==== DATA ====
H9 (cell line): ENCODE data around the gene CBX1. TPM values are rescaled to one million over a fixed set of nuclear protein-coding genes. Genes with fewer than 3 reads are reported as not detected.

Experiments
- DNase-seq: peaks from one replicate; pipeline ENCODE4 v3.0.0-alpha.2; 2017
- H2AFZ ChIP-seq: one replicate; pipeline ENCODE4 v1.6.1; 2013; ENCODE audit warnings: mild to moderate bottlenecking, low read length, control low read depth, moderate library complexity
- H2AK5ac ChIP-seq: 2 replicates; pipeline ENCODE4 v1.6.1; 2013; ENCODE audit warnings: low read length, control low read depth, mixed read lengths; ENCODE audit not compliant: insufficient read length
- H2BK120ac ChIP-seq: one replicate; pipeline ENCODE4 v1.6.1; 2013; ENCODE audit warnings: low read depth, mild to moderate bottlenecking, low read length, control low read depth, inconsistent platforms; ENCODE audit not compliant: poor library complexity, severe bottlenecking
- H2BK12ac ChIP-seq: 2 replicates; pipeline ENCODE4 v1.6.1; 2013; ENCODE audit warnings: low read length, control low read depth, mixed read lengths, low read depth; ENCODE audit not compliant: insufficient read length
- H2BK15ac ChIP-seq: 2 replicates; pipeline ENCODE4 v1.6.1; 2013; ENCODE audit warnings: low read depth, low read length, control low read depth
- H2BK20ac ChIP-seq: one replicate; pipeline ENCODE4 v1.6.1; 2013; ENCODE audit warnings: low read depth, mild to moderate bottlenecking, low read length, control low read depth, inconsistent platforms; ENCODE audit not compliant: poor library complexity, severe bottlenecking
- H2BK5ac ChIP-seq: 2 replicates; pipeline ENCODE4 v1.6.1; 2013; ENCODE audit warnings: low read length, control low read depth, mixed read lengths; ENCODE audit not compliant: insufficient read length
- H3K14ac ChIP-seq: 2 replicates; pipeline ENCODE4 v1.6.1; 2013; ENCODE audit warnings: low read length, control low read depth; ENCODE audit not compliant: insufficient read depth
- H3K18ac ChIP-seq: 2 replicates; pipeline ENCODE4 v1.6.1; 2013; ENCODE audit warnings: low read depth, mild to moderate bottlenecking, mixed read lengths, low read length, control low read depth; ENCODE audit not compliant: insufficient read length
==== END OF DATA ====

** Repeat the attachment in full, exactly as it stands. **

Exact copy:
H9 (cell line): ENCODE data around the gene CBX1. TPM values are rescaled to one million over a fixed set of nuclear protein-coding genes. Genes with fewer than 3 reads are reported as not detected.

Experiments
- DNase-seq: peaks from one replicate; pipeline ENCODE4 v3.0.0-alpha.2; 2017
- H2AFZ ChIP-seq: one replicate; pipeline ENCODE4 v1.6.1; 2013; ENCODE audit warnings: mild to moderate bottlenecking, low read length, control low read depth, moderate library complexity
- H2AK5ac ChIP-seq: 2 replicates; pipeline ENCODE4 v1.6.1; 2013; ENCODE audit warnings: low read length, control low read depth, mixed read lengths; ENCODE audit not compliant: insufficient read length
- H2BK120ac ChIP-seq: one replicate; pipeline ENCODE4 v1.6.1; 2013; ENCODE audit warnings: low read depth, mild to moderate bottlenecking, low read length, control low read depth, inconsistent platforms; ENCODE audit not compliant: poor library complexity, severe bottlenecking
- H2BK12ac ChIP-seq: 2 replicates; pipeline ENCODE4 v1.6.1; 2013; ENCODE audit warnings: low read length, control low read depth, mixed read lengths, low read depth; ENCODE audit not compliant: insufficient read length
- H2BK15ac ChIP-seq: 2 replicates; pipeline ENCODE4 v1.6.1; 2013; ENCODE audit warnings: low read depth, low read length, control low read depth
- H2BK20ac ChIP-seq: one replicate; pipeline ENCODE4 v1.6.1; 2013; ENCODE audit warnings: low read depth, mild to moderate bottlenecking, low read length, control low read depth, inconsistent platforms; ENCODE audit not compliant: poor library complexity, severe bottlenecking
- H2BK5ac ChIP-seq: 2 replicates; pipeline ENCODE4 v1.6.1; 2013; ENCODE audit warnings: low read length, control low read depth, mixed read lengths; ENCODE audit not compliant: insufficient read length
- H3K14ac ChIP-seq: 2 replicates; pipeline ENCODE4 v1.6.1; 2013; ENCODE audit warnings: low read length, control low read depth; ENCODE audit not compliant: insufficient read depth
- H3K18ac ChIP-seq: 2 replicates; pipeline ENCODE4 v1.6.1; 2013; ENCODE audit warnings: low read depth, mild to moderate bottlenecking, mixed read lengths, low read length, control low read depth; ENCODE audit not compliant: insufficient read length